Israeli Chief of Staff Shaul Mofaz recently relayed warnings that Israel is likely to deploy tanks, helicopters and other military supplies to its troops in the Occupied West Bank and Gaza. Mofaz's warning was followed by similar threats from Israeli Prime Minister Ehud Barak's advisor on security issues, Dani Yatum. Yatum predicted that a unilateral declaration of a Palestinian State by the Palestinian Authority (PA) could lead to a military confrontation, in which Israel "without a doubt" would emerge the victor.
Concurrently, Israel is said to have begun deploying heavy artillery to the West Bank and Gaza and to its Jewish settlements. PA officials reaffirmed their concern recently regarding the Israeli stockpile in the Occupied Territories. PA President Yasser Arafat sent several letters to the United Nations, the European Union, the United States and others, informing them of Israel's weapons build-up in the Occupied Territories and how it constitutes new dangers in the Middle East peace process.
Israel's exercise of its military might is by no means a rare practice. The question now is why the Israeli government has chosen to flex its muscle during a relative calmness in the West Bank and Gaza Strip, especially now that the PA remains a true believer in the prospect of peace.
Though many naturally expected that Israel's pullout of Lebanon would be sufficient to close the Lebanese chapter, Israel's withdrawal left a scarred Israeli army whose confidence and reputation was greatly damaged. The Israeli experience in Lebanon might have possibly ended politically and militarily, but the emotional damage is likely to manifest itself through the Israeli army's behavior in the Palestinian Territories.
Most Palestinians, on the other hand, were inspired by the Lebanese resistance's victory, a fact that could possibly lead to the adoption of Hizbollah-like guerilla warfare tactics in the future.
Another factor that explains Israel's growing Israeli military threats is the nature of the Israeli government's coalition, where a right wing Jewish presence is proving vital to save the government from collapse. These right-wing radicals who endlessly reject any agreement that compromises one inch of the "land of Israel" seem to be experiencing a golden age under Barak's government. A statement issued by Barak's office on June 21st indicated that instructions were given by Barak to his ministers to conduct regular visits to the settlements, so as to begin dialogue with the settlers' leaders. The Israeli Prime Minister's perception of the settlers as "good citizens with an important role in defending the security of Israel" explains Barak's insistence on maintaining the illegal settlements and vowing to protect them at any cost.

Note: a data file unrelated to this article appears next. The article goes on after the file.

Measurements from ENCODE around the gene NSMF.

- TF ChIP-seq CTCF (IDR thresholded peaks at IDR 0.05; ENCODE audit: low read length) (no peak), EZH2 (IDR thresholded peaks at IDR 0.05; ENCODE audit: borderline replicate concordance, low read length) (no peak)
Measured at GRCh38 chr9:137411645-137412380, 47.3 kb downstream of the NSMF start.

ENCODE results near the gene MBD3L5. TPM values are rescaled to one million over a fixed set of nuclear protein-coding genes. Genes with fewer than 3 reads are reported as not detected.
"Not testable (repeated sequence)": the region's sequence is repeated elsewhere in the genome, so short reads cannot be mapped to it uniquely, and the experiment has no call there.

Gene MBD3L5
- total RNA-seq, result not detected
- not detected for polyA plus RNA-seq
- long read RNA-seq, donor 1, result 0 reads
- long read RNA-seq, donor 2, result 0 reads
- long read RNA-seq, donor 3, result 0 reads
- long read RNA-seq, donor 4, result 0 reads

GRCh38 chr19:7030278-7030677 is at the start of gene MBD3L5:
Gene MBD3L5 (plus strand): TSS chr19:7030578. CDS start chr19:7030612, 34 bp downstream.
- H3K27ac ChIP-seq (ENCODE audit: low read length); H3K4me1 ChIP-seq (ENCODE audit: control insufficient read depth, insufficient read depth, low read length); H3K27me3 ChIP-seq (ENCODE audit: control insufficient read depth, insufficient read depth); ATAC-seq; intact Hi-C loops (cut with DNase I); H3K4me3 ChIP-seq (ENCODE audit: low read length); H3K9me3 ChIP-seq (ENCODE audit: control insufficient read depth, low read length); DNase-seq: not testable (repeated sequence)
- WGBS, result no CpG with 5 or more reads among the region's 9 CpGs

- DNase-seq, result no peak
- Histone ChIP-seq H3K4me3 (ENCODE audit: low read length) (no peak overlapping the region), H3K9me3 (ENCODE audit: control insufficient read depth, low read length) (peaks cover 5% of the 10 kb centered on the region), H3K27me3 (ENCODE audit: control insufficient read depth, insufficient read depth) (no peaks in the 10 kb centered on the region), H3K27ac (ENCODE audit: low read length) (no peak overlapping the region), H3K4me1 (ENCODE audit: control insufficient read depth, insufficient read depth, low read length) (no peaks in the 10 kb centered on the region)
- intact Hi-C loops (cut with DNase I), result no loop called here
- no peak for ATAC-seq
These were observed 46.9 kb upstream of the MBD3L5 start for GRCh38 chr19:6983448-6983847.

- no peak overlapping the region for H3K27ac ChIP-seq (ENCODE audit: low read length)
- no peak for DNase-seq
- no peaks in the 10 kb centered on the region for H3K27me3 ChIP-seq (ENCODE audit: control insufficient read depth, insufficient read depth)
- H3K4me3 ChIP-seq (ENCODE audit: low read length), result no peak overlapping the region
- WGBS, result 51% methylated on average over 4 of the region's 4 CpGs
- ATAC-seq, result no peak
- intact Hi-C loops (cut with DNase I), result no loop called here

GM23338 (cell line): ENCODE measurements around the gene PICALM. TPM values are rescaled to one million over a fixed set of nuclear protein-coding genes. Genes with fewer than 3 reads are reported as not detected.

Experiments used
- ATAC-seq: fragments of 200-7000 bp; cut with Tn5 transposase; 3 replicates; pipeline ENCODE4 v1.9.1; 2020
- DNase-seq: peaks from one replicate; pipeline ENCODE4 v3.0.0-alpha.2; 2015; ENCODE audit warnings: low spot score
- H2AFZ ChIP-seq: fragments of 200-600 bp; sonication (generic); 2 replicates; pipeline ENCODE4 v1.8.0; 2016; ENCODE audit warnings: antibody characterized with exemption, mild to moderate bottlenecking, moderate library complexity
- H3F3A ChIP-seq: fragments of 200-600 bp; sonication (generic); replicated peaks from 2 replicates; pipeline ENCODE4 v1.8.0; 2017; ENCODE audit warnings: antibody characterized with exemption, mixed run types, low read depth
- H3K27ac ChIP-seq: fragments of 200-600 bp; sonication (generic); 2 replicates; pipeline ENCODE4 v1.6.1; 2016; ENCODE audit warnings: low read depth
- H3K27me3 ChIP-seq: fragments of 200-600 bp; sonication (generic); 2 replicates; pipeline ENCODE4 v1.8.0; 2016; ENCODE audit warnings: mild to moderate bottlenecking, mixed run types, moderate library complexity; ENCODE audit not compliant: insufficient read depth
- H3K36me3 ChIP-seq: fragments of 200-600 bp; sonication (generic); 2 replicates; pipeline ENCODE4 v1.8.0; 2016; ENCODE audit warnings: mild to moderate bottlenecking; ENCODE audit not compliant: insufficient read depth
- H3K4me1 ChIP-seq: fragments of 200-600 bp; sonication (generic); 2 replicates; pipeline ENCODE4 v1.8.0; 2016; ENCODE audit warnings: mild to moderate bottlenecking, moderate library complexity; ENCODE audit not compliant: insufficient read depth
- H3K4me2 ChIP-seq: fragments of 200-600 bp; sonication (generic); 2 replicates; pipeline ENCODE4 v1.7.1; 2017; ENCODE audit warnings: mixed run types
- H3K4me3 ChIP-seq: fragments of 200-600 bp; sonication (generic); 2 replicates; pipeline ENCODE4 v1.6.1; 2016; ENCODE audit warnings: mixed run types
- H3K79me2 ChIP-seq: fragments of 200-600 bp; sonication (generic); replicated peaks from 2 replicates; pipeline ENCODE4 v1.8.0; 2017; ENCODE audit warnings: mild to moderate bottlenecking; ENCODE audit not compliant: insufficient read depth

But there is also another reason for Israel's shipments of weapons to the West Bank and Gaza. A unilateral declaration of a Palestinian state by Arafat is indeed a worrisome prospect. Israel fears that such a state will be considered a green light for Palestinians to attack Jewish settlements and Israeli military posts.
The Israeli army's pileup of weapons and aggressive talk are evidently a result of several factors. Israel's humiliating defeat in Lebanon, the further radicalization of its government and its distrust of Arafat and the Palestinian people are a few components that have led them to open a new warfront with the Palestinians. Needless to say, Israel's militant approach to most of its problems is what sparked its nightmare in Lebanon. Israel's arrogance, stubbornness and rejection of a peaceful ending to this violent episode is what brought it down in Lebanon, and perhaps will someday happen in Palestine too.